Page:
About the Smoke-free ATL Campaign
Smoke-free Atlanta is a broad coalition of organizations spearheading the effort to protect everyone who lives, works, and plays in ATL from the dangers of secondhand smoke.
The American Cancer Society Cancer Action Network (ACS CAN) and the American Cancer Society have been working in Georgia to pass local ordinances stronger than the state law for at least 12 years.
Currently, ACS CAN is leading a coalition to pass a strong comprehensive smoke-free ordinance in Atlanta that makes all workplaces, restaurants and bars as well as Hartsfield-Jackson Airport entirely smoke-free.
In 2004, current Atlanta Councilmember Natalyn Archibong introduced a city ordinance to prohibit smoking in restaurants. At the same time, in the Georgia State Legislature, Mayor Kasim Reed (then Senator Reed) co-sponsored SB 90 with Senator Don Thomas to prohibit smoking in certain facilities. The Atlanta smoke-free restaurant ordinance discussion was tabled by the full Atlanta city council given the action of the State Legislature.
In 2005, SB 90 passed out of the Georgia Senate, prohibiting smoking in many workplaces including restaurants and bars, but it allowed for smoking in workplaces with fewer than five employees and for smoking rooms at the airport. As the bill moved through the legislative process, it was weakened. The Georgia Smoke-free Air Act of 2005 was enacted and it allows smoking in bars and restaurants that do not employ people under the age of 18 or allow them to enter, allows for smoking rooms and smoking areas in workplaces with ventilation systems, and allows smoking rooms at Hartsfield Jackson International Airport.
The state law is not preemptive, meaning counties and municipalities may pass local smoke-free laws more restrictive than the state law. Efforts to pass local ordinances stronger than the state law have been difficult, and eleven years after implementation of the state law, many workers and patrons, especially those in bars, clubs and adult entertainment establishments remain unprotected from secondhand smoke. This is the case in Atlanta as well.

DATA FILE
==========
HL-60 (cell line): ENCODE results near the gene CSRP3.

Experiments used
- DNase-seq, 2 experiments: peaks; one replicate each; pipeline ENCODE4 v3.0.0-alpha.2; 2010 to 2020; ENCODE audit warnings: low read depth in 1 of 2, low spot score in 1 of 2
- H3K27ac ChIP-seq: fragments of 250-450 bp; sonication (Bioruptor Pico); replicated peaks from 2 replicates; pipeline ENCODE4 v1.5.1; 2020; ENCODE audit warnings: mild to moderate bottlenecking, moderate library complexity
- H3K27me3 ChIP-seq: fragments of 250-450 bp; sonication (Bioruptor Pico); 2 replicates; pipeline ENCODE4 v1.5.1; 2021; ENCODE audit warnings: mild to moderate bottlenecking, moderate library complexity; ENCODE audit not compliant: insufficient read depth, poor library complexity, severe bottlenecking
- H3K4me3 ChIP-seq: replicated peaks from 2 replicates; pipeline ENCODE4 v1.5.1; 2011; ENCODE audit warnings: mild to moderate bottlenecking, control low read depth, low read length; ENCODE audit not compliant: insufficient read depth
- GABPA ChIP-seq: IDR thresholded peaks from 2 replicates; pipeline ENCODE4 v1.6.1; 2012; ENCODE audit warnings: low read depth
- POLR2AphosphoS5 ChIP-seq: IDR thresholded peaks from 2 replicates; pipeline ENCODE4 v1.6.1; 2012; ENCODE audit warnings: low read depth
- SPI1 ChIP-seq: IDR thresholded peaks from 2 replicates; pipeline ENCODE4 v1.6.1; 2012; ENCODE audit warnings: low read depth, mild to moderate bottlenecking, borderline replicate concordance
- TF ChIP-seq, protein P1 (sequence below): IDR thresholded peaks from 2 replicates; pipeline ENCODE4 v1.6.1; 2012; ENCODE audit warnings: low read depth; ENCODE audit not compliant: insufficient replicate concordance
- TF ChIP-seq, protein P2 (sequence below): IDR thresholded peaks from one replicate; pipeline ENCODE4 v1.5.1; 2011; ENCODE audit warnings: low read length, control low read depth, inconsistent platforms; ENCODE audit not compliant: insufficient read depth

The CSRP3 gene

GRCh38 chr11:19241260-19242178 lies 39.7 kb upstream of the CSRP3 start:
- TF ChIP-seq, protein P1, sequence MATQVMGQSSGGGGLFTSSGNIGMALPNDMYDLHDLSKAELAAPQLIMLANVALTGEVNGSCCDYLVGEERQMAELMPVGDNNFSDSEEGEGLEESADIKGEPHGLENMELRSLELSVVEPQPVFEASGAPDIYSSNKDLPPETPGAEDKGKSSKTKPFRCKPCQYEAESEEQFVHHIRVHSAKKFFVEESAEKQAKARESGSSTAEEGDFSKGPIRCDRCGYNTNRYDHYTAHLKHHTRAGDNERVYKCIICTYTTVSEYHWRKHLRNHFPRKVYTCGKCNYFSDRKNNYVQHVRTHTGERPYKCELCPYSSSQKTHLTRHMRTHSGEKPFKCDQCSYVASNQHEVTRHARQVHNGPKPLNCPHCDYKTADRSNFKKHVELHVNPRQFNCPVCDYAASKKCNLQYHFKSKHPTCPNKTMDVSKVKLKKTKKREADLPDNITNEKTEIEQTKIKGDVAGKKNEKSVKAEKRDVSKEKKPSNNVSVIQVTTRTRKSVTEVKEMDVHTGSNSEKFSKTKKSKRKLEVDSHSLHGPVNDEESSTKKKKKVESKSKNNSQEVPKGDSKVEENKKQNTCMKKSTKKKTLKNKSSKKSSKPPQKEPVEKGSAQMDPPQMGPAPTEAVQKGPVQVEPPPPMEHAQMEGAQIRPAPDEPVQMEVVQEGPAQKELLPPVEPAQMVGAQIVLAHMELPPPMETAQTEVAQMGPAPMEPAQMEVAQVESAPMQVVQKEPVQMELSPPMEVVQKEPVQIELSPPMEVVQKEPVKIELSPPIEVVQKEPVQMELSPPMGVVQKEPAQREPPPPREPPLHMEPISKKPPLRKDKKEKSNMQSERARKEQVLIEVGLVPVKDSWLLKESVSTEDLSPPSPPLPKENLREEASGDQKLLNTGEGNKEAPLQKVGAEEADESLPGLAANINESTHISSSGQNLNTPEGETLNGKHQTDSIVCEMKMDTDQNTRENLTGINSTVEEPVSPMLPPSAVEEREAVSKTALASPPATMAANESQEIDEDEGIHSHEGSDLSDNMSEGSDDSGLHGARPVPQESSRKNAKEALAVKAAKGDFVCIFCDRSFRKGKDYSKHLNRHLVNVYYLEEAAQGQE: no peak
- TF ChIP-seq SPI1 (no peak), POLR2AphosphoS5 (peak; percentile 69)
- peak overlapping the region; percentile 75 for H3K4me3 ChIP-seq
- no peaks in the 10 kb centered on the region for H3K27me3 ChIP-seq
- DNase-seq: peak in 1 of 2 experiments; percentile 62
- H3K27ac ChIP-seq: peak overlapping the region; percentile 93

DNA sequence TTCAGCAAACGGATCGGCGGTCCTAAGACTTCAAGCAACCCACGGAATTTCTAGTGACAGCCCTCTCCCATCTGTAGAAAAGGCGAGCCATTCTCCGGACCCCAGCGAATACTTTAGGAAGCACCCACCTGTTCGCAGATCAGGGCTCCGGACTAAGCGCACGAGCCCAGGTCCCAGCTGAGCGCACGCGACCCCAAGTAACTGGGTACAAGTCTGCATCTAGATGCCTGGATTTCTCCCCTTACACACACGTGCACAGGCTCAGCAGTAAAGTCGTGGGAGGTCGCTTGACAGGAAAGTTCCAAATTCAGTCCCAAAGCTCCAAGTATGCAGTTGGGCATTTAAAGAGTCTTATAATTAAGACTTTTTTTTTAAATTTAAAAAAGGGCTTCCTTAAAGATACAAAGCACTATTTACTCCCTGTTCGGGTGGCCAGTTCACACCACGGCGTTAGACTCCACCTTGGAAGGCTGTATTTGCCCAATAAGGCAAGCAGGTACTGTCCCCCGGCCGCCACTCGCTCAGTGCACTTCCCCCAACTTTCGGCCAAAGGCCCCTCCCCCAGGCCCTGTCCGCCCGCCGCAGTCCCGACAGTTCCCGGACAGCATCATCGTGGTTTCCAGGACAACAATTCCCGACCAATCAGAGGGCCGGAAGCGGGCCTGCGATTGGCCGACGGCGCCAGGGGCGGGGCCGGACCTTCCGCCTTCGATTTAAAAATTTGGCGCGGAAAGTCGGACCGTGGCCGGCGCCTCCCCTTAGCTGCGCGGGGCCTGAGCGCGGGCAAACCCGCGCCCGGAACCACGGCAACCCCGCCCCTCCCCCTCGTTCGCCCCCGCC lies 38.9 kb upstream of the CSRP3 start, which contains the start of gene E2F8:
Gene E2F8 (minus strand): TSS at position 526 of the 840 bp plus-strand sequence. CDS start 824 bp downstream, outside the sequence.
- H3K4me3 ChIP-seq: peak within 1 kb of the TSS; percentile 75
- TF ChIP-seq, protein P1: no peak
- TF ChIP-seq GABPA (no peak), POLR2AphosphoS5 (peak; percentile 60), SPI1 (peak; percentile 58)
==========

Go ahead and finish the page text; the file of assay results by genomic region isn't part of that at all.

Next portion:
In 2009, due to the mounting concerns of the 2006 U.S. Surgeon’s General report that confirmed there is no safe level of exposure to secondhand smoke, former Councilmember Jim Maddox worked with public health advocates and led an effort to create a task force that would work with the city council and businesses to pass a stronger smoke-free ordinance that would prohibit smoking in bars, clubs, and adult entertainment facilities. Opposition from businesses, particularly the bars and adult entertainment industry, caused the ordinance to be watered down and current Councilmember Howard Shook (former chair of the public safety committee) held the ordinance in his committee.
In 2012, Atlanta city council passed a citywide smoke-free parks bill which was sponsored by current councilmember Alex Wan.
Sign the Petition.
Help us protect everyone in Atlanta’s right to work in a smoke-free environment.
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